NOV 28, 2015 10:56 AM PST

Functional Human Liver Cells Successfully Grown in Lab

WRITTEN BY: Julianne Chiaet
A group of German and Israeli scientists have successfully grown human liver cells in the laboratory that did not lose their metabolic function.  

The cells, called hepatocytes, make up about 80 percent of the liver’s mass. The human liver is the only organ that has the ability to rapidly regenerate lost tissue. As little as 25 percent of a liver can regenerate into a whole liver.

Unfortunately, hepatocytes lose their regenerative ability when removed from the body. Scientists who previously tried to tackle the problem ended up with cancer cells with little metabolic function. This inability has been a major obstacle for scientific, clinical and pharmaceutical development.
 
Fluorescently labeled polarized Upcyte® hepatocytes.

The scientists based their research on the German Cancer Research Center’s early work on HPV. They demonstrated that weak expression of Human Papilloma Virus (HPV) E6 and E7 proteins released hepatocytes from cell-cycle arrest, a stopping point in the cell cycle. The expression allowed the released hepatocytes to rapidly increase in response to Oncostatin M (OSM), a protein important in liver regeneration. Thus, the stimulation of OSM caused the cells to rapidly multiply.

They were careful to select colonies of human hepatocytes that only rapidly multiplied in response to OSM. The cells doubling time was 33 to 49 hours. Removal of OSM caused the cell to stop growing and, within 4 days, become highly functional liver cells. The method, called the upcyte© process, allows the cells to double 35 times since their primary isolation in the lab; resulting in approximately 1015 quadrillion cells from each liver isolation.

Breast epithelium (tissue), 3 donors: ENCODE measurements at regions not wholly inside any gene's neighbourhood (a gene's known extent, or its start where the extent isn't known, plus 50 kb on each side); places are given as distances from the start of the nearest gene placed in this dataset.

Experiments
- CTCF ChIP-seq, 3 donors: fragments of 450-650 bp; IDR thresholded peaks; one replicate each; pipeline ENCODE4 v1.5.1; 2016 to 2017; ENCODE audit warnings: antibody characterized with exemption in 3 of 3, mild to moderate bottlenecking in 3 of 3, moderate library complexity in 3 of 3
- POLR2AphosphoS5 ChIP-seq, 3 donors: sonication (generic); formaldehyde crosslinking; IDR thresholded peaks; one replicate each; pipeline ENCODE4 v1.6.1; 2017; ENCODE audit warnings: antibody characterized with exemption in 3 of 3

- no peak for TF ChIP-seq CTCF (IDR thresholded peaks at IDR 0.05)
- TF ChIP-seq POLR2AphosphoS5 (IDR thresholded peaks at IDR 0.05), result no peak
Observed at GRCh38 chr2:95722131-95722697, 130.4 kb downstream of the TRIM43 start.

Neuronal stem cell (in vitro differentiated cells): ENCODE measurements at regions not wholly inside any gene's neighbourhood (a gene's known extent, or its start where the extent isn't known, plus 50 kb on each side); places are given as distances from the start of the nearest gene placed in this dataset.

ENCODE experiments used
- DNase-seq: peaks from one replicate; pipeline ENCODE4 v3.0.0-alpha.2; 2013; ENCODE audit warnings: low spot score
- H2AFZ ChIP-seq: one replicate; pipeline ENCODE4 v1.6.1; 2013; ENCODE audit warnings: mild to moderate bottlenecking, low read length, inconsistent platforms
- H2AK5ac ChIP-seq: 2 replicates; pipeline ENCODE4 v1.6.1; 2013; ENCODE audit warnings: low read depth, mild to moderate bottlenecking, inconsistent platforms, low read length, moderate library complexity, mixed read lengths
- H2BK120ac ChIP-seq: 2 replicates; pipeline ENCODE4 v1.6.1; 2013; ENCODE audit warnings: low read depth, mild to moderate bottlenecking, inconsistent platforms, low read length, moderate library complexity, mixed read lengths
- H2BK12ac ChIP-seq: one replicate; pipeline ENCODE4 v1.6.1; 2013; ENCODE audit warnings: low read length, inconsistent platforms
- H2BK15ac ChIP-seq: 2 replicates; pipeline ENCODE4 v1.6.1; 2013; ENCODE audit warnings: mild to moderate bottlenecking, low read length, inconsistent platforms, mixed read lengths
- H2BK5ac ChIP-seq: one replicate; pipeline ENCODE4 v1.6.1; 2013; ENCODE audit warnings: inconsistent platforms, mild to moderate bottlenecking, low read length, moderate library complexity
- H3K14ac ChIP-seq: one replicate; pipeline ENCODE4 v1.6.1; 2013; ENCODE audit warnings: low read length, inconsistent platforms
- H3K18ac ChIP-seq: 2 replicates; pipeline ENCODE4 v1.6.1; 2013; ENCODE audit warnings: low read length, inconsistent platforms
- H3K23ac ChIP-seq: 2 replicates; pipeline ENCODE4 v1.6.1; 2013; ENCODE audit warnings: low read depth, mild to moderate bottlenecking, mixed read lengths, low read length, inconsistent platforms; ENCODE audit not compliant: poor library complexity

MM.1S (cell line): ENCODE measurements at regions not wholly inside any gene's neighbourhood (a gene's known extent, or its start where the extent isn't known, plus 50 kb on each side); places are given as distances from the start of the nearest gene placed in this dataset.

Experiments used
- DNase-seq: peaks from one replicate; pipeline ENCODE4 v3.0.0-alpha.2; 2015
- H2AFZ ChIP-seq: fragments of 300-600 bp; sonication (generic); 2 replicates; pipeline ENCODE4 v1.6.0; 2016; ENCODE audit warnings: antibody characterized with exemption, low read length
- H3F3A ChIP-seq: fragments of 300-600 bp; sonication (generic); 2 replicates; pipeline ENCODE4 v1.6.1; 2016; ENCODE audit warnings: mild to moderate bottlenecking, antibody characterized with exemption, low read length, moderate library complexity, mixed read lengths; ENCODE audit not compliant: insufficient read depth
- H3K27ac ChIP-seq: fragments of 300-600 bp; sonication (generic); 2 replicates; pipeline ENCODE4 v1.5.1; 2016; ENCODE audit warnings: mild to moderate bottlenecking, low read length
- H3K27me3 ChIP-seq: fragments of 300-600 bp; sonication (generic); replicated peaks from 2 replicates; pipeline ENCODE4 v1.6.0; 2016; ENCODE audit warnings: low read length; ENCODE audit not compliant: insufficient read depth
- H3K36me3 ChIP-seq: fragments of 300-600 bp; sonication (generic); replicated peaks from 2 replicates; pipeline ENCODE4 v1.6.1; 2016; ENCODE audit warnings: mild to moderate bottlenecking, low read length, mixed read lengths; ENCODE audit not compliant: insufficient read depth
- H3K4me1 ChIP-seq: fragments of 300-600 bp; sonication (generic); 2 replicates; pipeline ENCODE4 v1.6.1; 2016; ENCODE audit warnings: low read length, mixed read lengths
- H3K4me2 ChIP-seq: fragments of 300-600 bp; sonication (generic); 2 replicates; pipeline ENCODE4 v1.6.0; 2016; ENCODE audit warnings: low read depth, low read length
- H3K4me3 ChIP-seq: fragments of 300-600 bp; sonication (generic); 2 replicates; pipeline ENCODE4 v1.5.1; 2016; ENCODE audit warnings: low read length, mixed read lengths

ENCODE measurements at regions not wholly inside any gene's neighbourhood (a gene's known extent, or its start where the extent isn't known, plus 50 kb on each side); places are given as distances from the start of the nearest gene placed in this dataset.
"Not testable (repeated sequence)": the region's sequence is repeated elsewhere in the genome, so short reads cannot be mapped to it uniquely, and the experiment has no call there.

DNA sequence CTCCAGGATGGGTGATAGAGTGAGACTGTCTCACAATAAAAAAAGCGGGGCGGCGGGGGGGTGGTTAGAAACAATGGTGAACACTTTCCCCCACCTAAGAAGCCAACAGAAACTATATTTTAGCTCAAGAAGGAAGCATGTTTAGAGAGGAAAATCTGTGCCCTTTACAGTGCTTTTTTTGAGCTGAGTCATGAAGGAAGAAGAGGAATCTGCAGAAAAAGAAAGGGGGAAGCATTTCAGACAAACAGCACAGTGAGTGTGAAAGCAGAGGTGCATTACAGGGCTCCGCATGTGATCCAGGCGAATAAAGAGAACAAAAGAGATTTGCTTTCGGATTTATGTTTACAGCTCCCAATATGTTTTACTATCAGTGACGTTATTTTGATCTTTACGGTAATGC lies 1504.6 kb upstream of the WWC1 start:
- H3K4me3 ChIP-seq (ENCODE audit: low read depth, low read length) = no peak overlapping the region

The strength of method lies in its ability to generate liver cells from multiple donors of ethnically diverse backgrounds, said biochemist Joris Braspenning, who led the German group. "[It enables] the study of patient-to-patient variability and idiosyncratic toxicity."

“Our technology will enable thousands of laboratories to study fatty liver disease, viral hepatitis, drug toxicity and liver cancer at a fraction of the current cost,” lead author and biomedical engineer Yaakov Nahmias said. The pharmaceutical industry routinely uses human hepatocytes when studying the major problem of hepatotoxicity, liver damage caused by a chemical or medicine. It is the most common reason for a drug to be withdrawn from the market. The development could additionally advance creating bio-artificial liver support for patients awaiting transplantations. 

The study was published online on October 26, 2015, by the journal Nature Biotechnology.

Source: The Hebrew University of Jerusalem via Science Daily
 
About the Author
  • Julianne (@JuliChiaet) covers health and medicine for LabRoots. Her work has been published in The Daily Beast, Scientific American, and MailOnline. While primarily a science journalist, she has also covered culture and Japanese organized crime. She is the New York Board Representative for the Asian American Journalists Association (AAJA). • To read more of her writing, or to send her a message, go to Jchiaet.com
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